How do you build Windows Server 2019 cluster sets?
Microsoft debuted cluster sets in its Windows Server 2019 release. Here's a rundown on how to deploy this high availability feature in your organization.
Windows Server 2019 cluster sets bring traditional clustering to a new level to improve workload mobility and protect applications from interruptions. But it takes some work to build the high availability fabric.
First, administrators must configure a management client and install the failover cluster tools on the management server. Next, administrators create the member clusters, which should consist of at least two clusters with at least two Cluster Shared Volumes on each cluster. Finally, administrators make a separate management cluster that oversees the member clusters. Microsoft designed Windows Server 2019 cluster sets with a separate management cluster to keep its services alive in the event of a node failure.
Administrators must then run a series of PowerShell commands to create the Windows Server 2019 cluster set. Microsoft provides detailed instructions on its documentation site, but the overall process is summarized below.
First, construct at least two clusters consisting of at least two nodes, as well as a management cluster. Next, use PowerShell to create the cluster set, give it a name and then add the member clusters.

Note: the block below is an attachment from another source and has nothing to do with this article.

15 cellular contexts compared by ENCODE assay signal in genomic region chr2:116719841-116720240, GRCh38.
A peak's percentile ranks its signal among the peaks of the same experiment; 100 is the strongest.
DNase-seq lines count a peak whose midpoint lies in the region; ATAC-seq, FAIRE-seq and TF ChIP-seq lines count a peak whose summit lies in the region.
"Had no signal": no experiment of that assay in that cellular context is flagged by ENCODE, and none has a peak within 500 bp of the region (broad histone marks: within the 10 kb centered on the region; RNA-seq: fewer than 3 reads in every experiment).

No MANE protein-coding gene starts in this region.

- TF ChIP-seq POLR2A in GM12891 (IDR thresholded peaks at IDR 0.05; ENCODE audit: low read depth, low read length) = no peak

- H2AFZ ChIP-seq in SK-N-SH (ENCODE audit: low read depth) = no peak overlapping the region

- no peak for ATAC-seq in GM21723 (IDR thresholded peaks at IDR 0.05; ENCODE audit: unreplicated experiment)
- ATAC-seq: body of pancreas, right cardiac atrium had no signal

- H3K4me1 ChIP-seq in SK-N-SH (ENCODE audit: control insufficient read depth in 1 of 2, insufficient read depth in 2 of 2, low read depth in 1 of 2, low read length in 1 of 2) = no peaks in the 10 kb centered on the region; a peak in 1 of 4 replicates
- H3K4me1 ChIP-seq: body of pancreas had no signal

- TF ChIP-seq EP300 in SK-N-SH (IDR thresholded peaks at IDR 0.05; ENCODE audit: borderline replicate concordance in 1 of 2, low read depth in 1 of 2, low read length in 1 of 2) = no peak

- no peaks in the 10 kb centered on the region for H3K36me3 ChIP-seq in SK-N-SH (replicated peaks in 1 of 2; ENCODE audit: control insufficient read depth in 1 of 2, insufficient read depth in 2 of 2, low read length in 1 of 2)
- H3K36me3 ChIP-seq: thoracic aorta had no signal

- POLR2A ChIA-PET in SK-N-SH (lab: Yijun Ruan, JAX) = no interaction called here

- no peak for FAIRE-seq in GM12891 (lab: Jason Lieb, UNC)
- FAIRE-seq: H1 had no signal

Once the cluster set is built, administrators can use PowerShell cmdlets to list the member clusters and nodes:
- Get-ClusterSetMember lists the nodes and properties of each node within the cluster set.
- Get-ClusterSet lists the member clusters, including management cluster nodes. Additional command-line switches can tell the command to list resource groups across the cluster set.
- Get-ClusterSetNode lists all the nodes from the member clusters.
Windows Server 2019 cluster sets produce debugging logs for member clusters and the management cluster. Use the Get-ClusterSetLog cmdlet to gather these logs for review, auditing and troubleshooting.
Establishing security in member clusters is an important part of this deployment. Administrators typically configure Kerberos constrained delegation for member clusters and also use Kerberos authentication for cross-cluster VM live migration among member clusters in the cluster set.
A final step is often to add the management cluster to the local administrators group on each member cluster.